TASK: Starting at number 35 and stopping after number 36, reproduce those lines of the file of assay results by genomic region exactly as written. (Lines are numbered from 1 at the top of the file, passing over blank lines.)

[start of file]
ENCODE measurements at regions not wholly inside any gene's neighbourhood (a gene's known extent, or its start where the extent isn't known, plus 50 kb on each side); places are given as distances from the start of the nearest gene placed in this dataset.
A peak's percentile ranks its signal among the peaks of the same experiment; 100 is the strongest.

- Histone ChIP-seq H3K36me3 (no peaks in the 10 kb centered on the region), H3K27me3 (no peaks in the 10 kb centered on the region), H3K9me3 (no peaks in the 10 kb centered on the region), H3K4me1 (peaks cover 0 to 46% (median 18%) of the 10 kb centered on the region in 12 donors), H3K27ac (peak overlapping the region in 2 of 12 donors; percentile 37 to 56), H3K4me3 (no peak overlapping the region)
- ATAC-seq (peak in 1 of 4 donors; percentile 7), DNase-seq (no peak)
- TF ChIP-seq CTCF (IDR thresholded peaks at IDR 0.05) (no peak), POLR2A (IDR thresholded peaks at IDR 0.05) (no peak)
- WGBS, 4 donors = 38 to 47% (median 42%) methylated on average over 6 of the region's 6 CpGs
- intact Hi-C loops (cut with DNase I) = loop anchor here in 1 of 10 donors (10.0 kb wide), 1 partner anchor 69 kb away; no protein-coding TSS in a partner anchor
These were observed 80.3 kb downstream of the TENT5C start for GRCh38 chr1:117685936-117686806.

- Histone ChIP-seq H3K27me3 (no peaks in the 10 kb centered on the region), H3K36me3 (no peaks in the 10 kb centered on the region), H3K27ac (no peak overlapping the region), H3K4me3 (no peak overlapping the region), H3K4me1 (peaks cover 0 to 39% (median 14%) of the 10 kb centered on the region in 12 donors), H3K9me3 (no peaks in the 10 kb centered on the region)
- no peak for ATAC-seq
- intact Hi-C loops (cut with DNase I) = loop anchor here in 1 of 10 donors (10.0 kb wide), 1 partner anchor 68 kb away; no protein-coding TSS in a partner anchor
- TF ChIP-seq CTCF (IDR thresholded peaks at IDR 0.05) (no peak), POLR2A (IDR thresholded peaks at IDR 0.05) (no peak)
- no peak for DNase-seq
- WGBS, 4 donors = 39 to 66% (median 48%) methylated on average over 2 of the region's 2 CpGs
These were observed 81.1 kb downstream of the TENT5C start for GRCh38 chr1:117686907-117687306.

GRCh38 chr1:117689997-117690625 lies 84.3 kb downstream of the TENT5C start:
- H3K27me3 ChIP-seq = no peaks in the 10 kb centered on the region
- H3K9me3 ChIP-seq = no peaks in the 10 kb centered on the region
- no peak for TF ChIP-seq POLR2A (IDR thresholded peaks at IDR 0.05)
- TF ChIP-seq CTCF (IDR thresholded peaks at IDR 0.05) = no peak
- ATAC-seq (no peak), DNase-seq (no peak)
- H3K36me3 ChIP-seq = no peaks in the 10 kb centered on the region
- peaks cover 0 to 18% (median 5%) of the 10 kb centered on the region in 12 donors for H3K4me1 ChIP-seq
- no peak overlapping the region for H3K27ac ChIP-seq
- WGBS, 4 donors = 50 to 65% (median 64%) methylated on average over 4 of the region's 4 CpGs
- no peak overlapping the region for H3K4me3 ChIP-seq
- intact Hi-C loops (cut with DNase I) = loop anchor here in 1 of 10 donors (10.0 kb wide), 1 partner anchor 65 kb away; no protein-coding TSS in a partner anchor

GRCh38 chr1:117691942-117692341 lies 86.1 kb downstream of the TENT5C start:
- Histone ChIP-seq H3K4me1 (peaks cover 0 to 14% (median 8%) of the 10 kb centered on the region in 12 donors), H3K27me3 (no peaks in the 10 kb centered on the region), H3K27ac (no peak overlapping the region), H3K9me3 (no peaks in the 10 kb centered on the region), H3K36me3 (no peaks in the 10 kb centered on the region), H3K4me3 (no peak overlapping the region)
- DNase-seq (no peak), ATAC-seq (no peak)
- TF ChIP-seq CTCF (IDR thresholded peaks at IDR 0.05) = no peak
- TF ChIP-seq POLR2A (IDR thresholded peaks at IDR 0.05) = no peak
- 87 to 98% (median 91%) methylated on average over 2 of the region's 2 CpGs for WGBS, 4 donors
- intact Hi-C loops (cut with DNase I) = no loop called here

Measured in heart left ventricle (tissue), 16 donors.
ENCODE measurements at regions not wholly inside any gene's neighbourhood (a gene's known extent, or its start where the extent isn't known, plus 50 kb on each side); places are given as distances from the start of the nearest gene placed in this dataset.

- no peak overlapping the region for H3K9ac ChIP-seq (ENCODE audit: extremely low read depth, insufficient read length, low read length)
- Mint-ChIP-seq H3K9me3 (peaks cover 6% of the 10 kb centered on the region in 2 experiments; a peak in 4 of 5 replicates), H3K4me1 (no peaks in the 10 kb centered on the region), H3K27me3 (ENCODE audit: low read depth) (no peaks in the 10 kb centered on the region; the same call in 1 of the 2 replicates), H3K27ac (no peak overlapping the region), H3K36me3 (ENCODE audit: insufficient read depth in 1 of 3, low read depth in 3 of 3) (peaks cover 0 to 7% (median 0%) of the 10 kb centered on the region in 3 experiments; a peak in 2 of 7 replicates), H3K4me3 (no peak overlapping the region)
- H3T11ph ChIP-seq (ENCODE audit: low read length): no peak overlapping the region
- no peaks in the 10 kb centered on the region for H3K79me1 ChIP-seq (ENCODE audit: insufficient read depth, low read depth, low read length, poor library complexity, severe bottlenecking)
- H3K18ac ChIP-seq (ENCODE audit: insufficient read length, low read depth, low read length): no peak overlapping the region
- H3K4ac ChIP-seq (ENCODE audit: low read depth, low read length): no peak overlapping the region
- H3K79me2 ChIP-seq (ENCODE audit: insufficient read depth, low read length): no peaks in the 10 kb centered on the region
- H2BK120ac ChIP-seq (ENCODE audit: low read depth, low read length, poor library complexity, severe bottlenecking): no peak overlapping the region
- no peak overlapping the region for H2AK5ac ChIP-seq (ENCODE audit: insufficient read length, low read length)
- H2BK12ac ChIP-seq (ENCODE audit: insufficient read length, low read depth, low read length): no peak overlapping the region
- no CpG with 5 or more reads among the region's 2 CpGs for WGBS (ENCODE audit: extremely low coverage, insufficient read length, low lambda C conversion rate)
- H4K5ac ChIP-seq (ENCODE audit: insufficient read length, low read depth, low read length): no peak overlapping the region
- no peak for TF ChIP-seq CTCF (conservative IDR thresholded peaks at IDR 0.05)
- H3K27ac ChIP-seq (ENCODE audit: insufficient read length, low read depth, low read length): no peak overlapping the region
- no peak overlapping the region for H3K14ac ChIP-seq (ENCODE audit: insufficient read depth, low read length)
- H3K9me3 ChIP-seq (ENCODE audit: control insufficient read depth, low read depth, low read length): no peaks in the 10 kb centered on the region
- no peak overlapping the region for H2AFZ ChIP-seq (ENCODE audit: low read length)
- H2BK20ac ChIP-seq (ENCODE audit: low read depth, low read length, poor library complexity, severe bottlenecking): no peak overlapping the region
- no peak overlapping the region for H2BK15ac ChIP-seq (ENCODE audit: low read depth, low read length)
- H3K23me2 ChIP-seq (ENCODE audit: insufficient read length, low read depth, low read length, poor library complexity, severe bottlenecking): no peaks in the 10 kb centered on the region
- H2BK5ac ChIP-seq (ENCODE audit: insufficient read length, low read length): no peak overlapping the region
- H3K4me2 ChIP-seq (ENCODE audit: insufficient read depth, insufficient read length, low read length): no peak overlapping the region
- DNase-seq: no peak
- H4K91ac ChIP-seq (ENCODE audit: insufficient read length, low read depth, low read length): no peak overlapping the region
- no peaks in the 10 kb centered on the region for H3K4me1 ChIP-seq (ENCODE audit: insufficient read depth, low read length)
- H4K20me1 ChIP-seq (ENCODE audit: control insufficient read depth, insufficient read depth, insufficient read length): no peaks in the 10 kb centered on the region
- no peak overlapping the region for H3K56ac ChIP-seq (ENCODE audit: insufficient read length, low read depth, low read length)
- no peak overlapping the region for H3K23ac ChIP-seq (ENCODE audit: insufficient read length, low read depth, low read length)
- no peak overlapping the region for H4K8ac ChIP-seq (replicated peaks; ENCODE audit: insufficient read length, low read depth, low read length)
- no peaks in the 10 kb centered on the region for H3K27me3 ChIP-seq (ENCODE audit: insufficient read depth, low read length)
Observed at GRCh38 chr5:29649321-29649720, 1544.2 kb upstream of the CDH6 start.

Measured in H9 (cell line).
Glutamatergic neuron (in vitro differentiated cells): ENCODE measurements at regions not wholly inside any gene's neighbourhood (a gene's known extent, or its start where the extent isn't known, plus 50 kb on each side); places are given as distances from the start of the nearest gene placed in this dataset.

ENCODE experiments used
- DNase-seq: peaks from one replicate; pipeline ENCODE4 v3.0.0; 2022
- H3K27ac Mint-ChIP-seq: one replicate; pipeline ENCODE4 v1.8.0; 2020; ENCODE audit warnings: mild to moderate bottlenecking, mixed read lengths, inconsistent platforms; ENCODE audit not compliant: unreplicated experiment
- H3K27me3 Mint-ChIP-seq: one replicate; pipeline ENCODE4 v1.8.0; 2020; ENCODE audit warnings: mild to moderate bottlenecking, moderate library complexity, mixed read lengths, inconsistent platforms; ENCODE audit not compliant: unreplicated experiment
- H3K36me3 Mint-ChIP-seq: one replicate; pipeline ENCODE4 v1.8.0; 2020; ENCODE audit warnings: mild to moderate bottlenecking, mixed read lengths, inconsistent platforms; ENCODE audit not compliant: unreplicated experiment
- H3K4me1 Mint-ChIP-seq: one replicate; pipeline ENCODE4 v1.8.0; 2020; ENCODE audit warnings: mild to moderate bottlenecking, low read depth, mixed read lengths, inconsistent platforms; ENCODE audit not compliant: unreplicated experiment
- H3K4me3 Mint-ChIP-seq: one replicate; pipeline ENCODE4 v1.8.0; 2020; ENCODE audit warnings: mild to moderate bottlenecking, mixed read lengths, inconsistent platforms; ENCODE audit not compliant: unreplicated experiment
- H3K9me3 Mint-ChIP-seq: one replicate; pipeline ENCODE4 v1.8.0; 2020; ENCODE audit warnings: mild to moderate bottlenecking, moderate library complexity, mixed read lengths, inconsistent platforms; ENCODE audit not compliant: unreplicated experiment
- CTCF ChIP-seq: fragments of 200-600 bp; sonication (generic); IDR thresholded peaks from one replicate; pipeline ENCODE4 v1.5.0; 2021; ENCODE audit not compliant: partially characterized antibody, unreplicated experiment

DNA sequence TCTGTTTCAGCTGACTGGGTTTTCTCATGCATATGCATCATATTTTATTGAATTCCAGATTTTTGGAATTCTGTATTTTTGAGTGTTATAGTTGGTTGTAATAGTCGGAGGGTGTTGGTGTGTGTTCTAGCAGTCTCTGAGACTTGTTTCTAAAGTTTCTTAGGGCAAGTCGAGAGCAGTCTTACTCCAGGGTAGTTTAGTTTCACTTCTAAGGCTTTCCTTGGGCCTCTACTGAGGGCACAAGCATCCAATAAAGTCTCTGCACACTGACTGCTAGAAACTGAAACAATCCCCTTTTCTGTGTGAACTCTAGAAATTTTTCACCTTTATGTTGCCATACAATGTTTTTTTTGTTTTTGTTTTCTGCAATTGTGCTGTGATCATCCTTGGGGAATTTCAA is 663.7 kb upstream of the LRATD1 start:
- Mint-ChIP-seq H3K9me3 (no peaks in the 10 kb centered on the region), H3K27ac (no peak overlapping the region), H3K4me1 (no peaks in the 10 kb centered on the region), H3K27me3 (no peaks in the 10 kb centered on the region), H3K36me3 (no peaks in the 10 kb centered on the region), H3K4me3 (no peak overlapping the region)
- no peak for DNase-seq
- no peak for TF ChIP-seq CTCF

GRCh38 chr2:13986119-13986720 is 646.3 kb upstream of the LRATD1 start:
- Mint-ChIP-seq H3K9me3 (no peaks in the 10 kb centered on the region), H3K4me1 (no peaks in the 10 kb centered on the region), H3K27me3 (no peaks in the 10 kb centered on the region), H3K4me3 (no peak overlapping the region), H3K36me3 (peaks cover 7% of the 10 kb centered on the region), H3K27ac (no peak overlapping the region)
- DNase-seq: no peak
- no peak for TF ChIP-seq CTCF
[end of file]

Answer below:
Measured in heart left ventricle (tissue), 16 donors.
ENCODE measurements at regions not wholly inside any gene's neighbourhood (a gene's known extent, or its start where the extent isn't known, plus 50 kb on each side); places are given as distances from the start of the nearest gene placed in this dataset.